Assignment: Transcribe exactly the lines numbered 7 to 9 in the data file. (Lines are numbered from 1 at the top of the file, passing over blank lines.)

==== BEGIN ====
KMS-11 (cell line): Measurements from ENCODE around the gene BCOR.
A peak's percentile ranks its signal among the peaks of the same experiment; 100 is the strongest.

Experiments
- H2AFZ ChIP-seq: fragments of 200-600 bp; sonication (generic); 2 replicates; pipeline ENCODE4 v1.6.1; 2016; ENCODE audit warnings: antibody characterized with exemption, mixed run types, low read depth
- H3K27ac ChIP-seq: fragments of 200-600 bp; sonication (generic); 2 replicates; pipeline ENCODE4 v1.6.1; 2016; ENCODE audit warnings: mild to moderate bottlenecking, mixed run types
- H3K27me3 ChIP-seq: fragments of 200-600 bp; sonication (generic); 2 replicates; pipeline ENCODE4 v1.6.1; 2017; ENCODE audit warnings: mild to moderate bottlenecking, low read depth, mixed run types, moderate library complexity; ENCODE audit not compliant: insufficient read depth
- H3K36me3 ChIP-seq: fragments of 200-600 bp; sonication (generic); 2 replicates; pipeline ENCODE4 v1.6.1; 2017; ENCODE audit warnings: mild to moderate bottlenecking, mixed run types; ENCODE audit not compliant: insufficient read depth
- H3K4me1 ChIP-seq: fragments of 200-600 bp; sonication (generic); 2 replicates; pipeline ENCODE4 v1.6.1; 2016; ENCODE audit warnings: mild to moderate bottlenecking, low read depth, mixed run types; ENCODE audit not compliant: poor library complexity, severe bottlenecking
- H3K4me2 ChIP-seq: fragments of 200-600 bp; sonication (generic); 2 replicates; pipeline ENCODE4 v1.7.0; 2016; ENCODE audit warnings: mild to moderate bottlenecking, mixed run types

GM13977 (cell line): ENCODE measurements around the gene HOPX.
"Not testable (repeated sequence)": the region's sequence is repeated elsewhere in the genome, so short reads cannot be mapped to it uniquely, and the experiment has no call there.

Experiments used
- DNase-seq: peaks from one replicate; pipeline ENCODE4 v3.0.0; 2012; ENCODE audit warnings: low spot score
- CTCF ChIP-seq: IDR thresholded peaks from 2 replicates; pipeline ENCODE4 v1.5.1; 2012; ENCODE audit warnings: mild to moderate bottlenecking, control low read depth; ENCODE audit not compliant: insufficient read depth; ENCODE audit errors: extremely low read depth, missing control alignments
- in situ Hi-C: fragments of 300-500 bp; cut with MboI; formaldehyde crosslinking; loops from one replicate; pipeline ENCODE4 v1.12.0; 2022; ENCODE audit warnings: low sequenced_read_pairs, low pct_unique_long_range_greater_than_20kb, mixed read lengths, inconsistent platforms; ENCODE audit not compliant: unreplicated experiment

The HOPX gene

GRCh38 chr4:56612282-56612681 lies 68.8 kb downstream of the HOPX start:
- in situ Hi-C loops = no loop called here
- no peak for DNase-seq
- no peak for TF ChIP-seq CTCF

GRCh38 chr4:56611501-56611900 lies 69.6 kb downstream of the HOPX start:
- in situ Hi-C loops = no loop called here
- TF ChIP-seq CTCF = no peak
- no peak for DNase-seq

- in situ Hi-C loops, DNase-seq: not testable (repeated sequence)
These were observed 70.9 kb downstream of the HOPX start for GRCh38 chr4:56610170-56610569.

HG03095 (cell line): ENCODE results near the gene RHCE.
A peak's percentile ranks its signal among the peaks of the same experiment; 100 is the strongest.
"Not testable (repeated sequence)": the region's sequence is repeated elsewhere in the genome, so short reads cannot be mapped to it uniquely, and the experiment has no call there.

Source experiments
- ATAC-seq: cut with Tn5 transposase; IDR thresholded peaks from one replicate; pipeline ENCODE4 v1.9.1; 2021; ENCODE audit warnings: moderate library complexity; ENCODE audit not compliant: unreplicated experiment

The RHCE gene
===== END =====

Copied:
- H3K36me3 ChIP-seq: fragments of 200-600 bp; sonication (generic); 2 replicates; pipeline ENCODE4 v1.6.1; 2017; ENCODE audit warnings: mild to moderate bottlenecking, mixed run types; ENCODE audit not compliant: insufficient read depth
- H3K4me1 ChIP-seq: fragments of 200-600 bp; sonication (generic); 2 replicates; pipeline ENCODE4 v1.6.1; 2016; ENCODE audit warnings: mild to moderate bottlenecking, low read depth, mixed run types; ENCODE audit not compliant: poor library complexity, severe bottlenecking
- H3K4me2 ChIP-seq: fragments of 200-600 bp; sonication (generic); 2 replicates; pipeline ENCODE4 v1.7.0; 2016; ENCODE audit warnings: mild to moderate bottlenecking, mixed run types